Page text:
My understanding is different. A Quick Format creates the Root Directory and fills it with zeroes (except for an entry for itself), and creates at least one table in which it records exactly which disk sectors are used by which files. This allocation table also is filled with zeroes (except for the root entry). If a Quick Format is re-run on a disk that has data on it already, those two data structures are filled with zeroes so there is NO trace of any previous files in them. However, it does NOT do anything to the rest of the disk so the old data are still there until re-written in a subsequent operation. But it's pretty hard to recover useful files from it because all the info about how the sectors belong to which files is list.
A Full Format does all this and then carries out a very different additional operation. It goes through EVERY sector of the disk and reads it to determine whether the read is successful. If it is not, the process writes a special character to the file allocation record for that specific sector. The character signifies this is a Bad Sector and Windows will never use it again.
There's one thing I'm not clear on here. Once some Bad Sector info is in the allocation record, when a NEW Format operation is done, does that attempt to preserve those Bad Sector records? Or, are they just wiped out like eveything else in the allocation records?
Here is where the version of Windows becomes important. I believe that, up and including Win XP, a Full Format operation did not WRITE anything to any sectors (other than the root directory and sector allocation areas). But beginning with Vista I think, a Full Format DOES write zeroes to every sector before doing its read validity test, so that effectively wipes out ALL previous data.
Paperdoc, I think what you said has a lot more detail, but I'm not sure it's 100% different than what I'm saying.
http://www.extremetech.com/article2/0,2845,2329378,00.a... seems to point to a combo of what you're saying & what I stated. I didn't really think of it doing a scan for bad sectors, but that makes sense. A full format does have to write the entire disk, if it's never been formatted before then the tracks/sectors have to be written. It probably doesn't need to 0 every single bit though.
In fact, that article is wrong where it says, "This is why when you buy a brand-new unformatted hard drive, you cannot give it a Quick format. The drive needs a Full Format because it needs the entire file structures set-up, so the FAT actually has blocks and sectors to track, rather than a chaotic mess." That statement WAS true for FLOPPY diskettes that you bought unformatted, and at one time it was true for HDD's that you actually DID have to do a "Low-Level Format" on. But that was 'WAY far back in the earliest days of IBM PC's, and has not been true for over two decades.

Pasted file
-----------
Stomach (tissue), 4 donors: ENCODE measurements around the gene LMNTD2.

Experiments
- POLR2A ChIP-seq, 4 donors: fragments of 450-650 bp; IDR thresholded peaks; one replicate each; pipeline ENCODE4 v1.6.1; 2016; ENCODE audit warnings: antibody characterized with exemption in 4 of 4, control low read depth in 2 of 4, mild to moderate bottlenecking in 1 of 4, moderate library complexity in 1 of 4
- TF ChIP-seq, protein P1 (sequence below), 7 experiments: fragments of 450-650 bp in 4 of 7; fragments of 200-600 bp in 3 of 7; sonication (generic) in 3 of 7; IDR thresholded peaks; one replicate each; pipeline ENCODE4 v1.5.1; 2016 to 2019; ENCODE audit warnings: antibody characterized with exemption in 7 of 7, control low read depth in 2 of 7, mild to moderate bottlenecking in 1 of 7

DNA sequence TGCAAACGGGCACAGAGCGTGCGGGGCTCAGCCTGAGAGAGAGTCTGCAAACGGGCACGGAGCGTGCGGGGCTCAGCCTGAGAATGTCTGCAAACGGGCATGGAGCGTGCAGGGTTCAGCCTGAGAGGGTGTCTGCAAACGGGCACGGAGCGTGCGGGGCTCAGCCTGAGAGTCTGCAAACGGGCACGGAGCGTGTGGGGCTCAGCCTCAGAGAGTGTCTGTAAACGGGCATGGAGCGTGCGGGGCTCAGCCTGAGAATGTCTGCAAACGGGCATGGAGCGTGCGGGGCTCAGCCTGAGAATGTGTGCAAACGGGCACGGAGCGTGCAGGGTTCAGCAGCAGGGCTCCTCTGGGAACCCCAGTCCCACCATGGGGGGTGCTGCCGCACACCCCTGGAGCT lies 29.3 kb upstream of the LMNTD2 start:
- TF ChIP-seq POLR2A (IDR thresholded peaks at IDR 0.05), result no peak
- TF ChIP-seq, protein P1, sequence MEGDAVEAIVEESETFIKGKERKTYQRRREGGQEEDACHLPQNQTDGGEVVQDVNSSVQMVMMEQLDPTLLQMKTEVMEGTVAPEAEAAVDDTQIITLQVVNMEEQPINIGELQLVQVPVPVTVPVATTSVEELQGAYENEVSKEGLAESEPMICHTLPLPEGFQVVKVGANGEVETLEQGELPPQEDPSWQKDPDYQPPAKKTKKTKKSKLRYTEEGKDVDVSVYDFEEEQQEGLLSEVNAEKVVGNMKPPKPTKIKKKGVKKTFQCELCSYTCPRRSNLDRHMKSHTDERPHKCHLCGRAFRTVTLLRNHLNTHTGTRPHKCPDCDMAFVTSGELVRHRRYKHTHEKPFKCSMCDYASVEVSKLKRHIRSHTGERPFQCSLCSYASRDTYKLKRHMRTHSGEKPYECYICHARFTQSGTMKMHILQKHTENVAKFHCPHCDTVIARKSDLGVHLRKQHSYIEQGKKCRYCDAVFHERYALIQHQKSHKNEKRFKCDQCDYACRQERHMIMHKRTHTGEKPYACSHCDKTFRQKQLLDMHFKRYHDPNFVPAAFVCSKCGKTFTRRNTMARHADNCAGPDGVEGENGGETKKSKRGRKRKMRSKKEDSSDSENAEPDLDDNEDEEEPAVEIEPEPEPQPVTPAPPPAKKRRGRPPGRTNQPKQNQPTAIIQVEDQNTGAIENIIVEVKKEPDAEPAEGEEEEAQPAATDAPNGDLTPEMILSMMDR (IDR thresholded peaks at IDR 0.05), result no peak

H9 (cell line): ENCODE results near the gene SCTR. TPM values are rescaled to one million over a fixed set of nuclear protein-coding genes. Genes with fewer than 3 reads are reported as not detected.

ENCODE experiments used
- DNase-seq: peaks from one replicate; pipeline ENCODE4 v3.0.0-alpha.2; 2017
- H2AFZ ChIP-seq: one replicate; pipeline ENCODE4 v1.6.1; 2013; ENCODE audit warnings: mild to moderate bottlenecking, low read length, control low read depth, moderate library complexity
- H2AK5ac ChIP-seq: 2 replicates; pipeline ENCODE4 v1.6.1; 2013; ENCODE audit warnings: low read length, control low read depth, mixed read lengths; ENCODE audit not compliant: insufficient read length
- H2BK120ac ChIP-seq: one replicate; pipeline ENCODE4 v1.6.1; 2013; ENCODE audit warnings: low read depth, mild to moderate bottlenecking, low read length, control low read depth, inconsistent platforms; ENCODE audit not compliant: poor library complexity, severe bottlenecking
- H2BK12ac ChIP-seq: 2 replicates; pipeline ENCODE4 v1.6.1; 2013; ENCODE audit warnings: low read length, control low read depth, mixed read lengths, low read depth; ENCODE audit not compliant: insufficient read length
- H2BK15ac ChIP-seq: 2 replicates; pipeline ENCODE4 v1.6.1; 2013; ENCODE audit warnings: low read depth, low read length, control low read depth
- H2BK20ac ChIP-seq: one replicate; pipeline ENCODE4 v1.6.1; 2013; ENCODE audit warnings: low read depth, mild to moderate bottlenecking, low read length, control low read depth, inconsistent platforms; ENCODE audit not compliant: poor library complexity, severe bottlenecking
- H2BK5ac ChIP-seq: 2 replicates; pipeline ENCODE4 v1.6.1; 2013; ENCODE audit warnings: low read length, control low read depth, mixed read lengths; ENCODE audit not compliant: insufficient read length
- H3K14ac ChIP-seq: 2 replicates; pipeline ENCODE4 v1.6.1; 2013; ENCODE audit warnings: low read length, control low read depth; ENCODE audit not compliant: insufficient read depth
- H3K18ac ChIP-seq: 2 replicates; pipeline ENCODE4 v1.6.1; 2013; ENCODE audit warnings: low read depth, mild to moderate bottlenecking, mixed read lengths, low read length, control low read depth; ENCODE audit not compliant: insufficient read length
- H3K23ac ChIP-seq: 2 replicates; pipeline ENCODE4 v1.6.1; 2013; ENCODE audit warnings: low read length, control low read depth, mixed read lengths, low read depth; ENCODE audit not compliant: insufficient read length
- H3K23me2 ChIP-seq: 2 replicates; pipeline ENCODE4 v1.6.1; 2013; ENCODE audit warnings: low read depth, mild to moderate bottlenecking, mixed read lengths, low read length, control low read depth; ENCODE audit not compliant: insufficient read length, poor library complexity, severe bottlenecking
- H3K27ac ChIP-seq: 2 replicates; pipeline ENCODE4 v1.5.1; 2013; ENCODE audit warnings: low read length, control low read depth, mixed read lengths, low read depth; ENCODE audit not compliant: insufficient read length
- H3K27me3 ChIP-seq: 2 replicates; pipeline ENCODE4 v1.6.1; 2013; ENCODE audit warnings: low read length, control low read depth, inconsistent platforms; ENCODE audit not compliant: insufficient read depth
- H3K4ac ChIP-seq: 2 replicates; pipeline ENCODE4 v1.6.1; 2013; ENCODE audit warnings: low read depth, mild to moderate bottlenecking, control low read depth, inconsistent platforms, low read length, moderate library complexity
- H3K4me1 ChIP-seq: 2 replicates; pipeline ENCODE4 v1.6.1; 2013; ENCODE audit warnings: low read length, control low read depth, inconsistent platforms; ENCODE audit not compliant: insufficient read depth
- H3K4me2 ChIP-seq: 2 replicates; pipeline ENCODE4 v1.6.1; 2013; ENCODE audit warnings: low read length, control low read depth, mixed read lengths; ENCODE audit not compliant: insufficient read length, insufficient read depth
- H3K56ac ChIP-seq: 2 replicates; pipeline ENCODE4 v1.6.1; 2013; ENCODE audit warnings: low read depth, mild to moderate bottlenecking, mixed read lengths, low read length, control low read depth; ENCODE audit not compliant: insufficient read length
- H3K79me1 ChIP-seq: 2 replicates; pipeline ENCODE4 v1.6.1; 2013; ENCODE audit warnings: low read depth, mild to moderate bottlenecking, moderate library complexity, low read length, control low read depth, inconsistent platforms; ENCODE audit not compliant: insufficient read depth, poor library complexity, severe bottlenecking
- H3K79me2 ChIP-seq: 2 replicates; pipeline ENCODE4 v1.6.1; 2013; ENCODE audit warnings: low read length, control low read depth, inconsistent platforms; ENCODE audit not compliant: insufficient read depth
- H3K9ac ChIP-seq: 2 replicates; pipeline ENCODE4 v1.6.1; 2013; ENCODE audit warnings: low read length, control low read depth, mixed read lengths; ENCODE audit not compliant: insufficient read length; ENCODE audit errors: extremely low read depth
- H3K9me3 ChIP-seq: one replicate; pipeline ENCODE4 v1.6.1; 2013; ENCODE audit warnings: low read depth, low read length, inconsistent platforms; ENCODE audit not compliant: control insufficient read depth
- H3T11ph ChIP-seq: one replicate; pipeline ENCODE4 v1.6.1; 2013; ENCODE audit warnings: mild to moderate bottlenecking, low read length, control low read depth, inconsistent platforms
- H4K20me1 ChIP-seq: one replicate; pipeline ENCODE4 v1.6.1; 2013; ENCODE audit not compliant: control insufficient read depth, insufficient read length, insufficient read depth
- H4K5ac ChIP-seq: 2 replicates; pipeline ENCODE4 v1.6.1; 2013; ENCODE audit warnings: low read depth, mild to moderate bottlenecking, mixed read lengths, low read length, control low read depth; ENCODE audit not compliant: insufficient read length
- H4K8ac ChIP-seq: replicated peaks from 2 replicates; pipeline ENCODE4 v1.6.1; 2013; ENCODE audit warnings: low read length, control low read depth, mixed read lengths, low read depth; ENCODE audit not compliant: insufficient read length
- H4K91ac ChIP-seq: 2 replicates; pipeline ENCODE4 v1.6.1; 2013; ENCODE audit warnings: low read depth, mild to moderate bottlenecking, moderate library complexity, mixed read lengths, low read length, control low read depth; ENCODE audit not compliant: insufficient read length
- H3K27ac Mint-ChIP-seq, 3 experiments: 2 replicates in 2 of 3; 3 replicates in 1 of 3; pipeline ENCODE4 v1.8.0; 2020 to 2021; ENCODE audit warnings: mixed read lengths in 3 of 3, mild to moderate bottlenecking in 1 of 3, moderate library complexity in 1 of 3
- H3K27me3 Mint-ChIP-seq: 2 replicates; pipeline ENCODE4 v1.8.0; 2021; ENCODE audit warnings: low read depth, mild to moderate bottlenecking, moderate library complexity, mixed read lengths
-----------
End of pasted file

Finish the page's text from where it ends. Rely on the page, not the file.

The process of defining tracks and sectors, with sector boundary markers and all that, is done at the factory as a true "Low-Level Format". The sectors even are written with zeroes and checksums, etc. What that process does NOT do is establish how the sectors will be allocated for use by an OS. When you or I get a brand new empty HDD, all that stuff is already on there. We need to do two operations. On is to establish at least one Partition on the HDD. This is a defined contiguous area of the HDD that will be used as one "drive". The data that defines this is written to a specific location at beginning of the HDD, along with the MBR (a small machine-language program that will load into RAM and let it read the first part of the designated Boot Drive to find the Active Partition and read in its real boot loader files from it). The Partition Table contains the starting location and length of the Partition plus a few other details of its structure and content, and it also has empty space for similar details of further Partitions that might be created later on this same HDD unit.
The second preparation stage is to Format the Partition. This stage is definitely specific to the OS used. It establishes the File System used to organize the use of sectors on the "disk" (i.e., this Partition). At minimum this means placing at specified locations (offsets from the start of the Partition) a file that contains the Root Directory, and one or more files that contain tables to track the allocation of sectors to files. These specific file structures are filled with default data (basically, zeroes for the most part). All of this work can be done by the Quick Format process, and it does not involve writing anything to any sectors beyond the File System tables it creates - that's why it is Quick. And yet, if only that is done, you CAN "read" a sector. That is, an application like CHKDSK can go in and read each sector and determine from the data and its checksum contained in it whether or not the read operation was successful. So there has to be valid data there, even if it has no "meaning" as we people understand it. That operation by CHKDSK is completely non-destructive for data because it does NOT write anything. (Well, if you set CHKDSK to fix any problems it finds AND it does detect a "Bad Sector", it will substitute a good one for a bad one and write info to the allocation table. CHKDSK also does some other jobs which may result in some corrected data's being written when a problem is being fixed, but it does not write anything unless it is correcting a problem.)
A Full Format automatically does the inspection of ALL sectors after it has established the File System in the way a Quick Format does. It does that, in earlier Windows version, solely by READING all the sectors, and writes stuff only if it finds a problem and does a substitution. Until recent Windows versions, a Full Format did NOT write zeroes to every sector before doing its read - it simply read the existing valid data in each sector and checked to make sure the "read" was good.